Coard’s analysis was based upon impressionistic evidence and personal experience, but his argument that teachers hold stereotypical views of ethnic minorities were supported by the research of Elaine Britain (1976).
Based upon a postal questionnaire, using a sample of 510 teachers in primary and secondary schools in the UK, Britain's research found that two-thirds of teachers perceived West Indian children as having low ability and being a disciplinary problem.
More direct evidence that teachers may consciously or unconsciously discriminate against ethnic minorities is provided by a detailed study of primary schools.
Coard’s findings were generally supported by research done by Cecile Wright in 1992. Wright spent two years researching (1988 to 1989) before producing his report in 1992. Wright conducted an ethnographic study of four multi-racial inner-city primary schools. The study involved: classroom observation of a total of 970 pupils and 57 staff; observation outside the classroom; informal interviews with all the observed teachers, some support staff and the four head teachers; interviews with the parent or parents of 38 children; and an examination of test results in three of the schools. Wright found that ‘the vast majority of the staff … seemed genuinely committed to ideals of equality of educational opportunity’. However, despite these ideals, there was considerable discrimination in the classroom.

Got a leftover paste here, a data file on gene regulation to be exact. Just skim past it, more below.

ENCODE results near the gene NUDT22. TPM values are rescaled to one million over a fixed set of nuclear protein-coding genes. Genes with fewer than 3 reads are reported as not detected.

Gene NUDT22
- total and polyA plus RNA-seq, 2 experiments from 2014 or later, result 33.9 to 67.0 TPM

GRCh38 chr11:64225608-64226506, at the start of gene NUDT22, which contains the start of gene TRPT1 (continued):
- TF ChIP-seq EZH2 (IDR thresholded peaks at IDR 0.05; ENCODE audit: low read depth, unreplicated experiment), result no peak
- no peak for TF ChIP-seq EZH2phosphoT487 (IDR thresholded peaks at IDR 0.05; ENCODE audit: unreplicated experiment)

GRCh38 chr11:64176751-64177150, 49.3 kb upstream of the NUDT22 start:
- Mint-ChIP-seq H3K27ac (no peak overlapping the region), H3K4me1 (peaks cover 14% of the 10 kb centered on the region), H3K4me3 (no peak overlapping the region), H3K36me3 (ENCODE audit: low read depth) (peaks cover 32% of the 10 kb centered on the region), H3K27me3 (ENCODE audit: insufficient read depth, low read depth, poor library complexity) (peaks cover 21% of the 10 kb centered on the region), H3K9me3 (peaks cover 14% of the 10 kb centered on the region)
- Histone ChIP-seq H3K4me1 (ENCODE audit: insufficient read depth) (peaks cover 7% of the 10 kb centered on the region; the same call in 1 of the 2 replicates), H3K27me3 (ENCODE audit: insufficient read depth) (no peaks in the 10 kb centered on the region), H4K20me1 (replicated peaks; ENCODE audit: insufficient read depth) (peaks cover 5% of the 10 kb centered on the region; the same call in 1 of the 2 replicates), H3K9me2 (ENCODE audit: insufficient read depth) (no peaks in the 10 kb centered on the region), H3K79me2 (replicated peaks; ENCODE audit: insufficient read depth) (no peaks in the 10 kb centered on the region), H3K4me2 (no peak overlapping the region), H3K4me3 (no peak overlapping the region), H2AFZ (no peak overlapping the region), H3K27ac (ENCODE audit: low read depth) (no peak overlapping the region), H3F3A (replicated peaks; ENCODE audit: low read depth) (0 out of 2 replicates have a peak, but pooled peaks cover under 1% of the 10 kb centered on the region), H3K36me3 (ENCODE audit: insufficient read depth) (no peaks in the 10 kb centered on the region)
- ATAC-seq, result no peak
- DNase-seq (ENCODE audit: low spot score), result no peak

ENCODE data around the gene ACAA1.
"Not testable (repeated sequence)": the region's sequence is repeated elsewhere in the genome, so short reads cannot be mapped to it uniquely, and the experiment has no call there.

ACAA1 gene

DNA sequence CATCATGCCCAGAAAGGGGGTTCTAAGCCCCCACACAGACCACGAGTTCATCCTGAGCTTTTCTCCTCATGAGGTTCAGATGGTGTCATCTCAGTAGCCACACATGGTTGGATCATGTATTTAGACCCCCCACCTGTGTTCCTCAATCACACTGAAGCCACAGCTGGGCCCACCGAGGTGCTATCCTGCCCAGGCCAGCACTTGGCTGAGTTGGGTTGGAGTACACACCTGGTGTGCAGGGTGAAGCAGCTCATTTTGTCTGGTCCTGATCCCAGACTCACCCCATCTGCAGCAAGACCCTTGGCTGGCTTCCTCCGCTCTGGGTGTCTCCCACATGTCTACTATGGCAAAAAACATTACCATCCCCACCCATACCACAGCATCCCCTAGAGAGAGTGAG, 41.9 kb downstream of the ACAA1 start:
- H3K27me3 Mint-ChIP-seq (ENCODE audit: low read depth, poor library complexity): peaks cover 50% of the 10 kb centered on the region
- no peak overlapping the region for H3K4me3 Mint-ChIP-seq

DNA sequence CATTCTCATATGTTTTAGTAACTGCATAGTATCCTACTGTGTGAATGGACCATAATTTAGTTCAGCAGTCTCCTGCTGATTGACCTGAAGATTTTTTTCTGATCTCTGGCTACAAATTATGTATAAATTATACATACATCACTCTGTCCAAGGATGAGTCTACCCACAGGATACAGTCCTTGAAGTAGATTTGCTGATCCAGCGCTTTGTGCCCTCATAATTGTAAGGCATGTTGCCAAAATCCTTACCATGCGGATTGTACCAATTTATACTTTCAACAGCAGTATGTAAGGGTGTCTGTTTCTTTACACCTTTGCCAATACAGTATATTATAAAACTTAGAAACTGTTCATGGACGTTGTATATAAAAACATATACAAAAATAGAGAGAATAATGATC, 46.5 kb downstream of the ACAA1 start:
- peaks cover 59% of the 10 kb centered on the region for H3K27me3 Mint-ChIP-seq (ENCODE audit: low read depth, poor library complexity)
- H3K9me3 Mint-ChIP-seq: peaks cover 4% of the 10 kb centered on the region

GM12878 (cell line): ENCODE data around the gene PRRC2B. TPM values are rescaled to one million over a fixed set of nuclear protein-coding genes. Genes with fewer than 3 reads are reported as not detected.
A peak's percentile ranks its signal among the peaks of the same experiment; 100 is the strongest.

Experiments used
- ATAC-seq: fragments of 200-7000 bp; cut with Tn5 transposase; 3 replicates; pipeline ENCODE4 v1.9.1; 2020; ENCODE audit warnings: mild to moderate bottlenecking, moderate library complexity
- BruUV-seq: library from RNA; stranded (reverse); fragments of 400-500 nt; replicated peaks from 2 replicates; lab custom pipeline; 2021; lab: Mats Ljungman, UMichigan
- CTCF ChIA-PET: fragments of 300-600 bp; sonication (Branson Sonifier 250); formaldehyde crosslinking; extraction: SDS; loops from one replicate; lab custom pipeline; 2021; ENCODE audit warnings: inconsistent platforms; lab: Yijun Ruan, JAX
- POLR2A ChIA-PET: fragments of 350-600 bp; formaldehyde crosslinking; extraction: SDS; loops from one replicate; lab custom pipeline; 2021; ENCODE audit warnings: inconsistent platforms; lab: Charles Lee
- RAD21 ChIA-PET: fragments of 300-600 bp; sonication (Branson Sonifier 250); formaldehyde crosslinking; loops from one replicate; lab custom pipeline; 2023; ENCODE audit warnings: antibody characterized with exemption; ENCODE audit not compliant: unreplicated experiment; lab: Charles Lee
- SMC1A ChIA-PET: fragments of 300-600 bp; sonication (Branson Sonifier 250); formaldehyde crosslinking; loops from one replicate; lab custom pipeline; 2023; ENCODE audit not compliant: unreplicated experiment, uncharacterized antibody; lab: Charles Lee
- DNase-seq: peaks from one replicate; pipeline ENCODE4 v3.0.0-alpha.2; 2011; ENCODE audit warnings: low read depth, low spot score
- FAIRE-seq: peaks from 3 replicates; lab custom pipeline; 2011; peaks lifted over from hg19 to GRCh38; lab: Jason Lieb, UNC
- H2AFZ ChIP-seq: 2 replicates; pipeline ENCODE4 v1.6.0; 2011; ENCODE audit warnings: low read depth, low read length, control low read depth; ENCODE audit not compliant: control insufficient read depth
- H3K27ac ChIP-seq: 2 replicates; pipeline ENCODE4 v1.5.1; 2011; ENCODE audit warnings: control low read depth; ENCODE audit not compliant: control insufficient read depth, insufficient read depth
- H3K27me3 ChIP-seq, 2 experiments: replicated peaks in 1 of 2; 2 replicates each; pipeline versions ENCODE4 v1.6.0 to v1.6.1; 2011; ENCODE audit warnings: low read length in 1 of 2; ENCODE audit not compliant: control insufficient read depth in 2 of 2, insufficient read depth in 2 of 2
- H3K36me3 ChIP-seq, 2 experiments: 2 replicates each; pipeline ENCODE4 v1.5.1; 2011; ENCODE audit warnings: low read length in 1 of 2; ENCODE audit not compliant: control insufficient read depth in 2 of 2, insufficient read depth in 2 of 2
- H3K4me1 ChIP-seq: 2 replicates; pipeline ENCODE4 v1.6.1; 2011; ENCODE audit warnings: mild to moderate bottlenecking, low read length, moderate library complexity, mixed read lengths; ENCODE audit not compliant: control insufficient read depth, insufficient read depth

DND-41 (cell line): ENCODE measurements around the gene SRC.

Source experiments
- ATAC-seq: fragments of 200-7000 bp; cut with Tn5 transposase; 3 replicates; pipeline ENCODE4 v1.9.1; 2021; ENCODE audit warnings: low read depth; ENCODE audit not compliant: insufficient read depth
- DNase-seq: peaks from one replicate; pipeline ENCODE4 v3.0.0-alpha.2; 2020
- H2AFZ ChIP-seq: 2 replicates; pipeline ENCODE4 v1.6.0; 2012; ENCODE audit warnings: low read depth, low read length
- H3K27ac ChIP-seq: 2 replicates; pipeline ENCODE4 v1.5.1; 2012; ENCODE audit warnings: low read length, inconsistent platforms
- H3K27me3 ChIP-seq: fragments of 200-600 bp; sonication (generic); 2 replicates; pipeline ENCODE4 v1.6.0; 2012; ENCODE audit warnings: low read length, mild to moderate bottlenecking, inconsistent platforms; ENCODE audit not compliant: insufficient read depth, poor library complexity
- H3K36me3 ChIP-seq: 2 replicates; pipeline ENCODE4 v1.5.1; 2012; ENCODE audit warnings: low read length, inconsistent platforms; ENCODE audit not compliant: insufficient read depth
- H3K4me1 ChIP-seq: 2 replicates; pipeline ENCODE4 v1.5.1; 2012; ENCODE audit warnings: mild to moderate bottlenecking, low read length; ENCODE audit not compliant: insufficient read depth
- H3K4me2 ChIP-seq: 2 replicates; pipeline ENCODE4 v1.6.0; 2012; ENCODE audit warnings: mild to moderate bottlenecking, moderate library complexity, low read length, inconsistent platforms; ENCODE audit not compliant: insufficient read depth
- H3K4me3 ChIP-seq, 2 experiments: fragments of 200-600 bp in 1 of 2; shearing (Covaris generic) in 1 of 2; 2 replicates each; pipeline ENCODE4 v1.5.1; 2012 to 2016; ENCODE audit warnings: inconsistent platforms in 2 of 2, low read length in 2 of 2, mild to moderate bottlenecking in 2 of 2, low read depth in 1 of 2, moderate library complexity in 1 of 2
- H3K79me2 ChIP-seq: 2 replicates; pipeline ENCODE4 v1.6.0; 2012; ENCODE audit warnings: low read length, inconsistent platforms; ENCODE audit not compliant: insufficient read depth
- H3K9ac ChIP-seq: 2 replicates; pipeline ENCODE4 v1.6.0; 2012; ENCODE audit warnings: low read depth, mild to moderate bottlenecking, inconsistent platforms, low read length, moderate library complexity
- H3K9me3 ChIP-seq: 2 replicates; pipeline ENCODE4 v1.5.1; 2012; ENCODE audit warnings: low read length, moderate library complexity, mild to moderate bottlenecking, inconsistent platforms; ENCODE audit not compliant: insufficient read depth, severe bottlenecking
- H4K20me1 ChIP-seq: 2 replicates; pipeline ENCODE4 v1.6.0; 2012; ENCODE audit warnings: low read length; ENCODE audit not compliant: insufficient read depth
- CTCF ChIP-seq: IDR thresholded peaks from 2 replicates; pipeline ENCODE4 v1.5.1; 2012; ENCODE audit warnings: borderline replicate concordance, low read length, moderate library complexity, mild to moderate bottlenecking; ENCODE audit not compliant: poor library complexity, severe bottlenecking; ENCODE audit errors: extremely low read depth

In nursery units Asian children were largely excluded from group discussion because teachers assumed they would have a poor command of English. When they did involve the Asian pupils, the teachers tended to speak to them in simplistic, childish language. Generally, in all classes, ‘Asian girls seemed invisible to the teachers’. They received less attention than other pupils, and teachers sometimes expressed ‘open disapproval of their customs and traditions’. Wright concluded that comments from teachers made Asian pupils increasingly isolated from other pupils, who picked up on teachers’ comments and became hostile to the Asian children. It led to the Asian pupils themselves being ambivalent towards the school.
Despite the hostility of teachers towards Asian cultural traditions, and their assumptions that Asians would have poor language skills, teachers did expect them to have some academic success. The same was not true of African-Caribbean children. For these children there were ‘expectations of bad behaviour, along with disapproval, punishment and teachers insensitivity to the experience of racism’.
Generally, ‘African-Caribbean boys received a disproportionate amount of teacher’s negative attentions.’ Compared to white boys whose behaviour was the same, they were more likely to be sent out of class, to be sent to see the head teacher or to have privileges withdrawn. African-Caribbean Rastafarian children ‘were seen by some teachers as a particular threat to classroom management’ and were treated even more harshly.
Courtesy of Lee Bryant, Director of Sixth Form, Anglo-European School, Ingatestone, Essex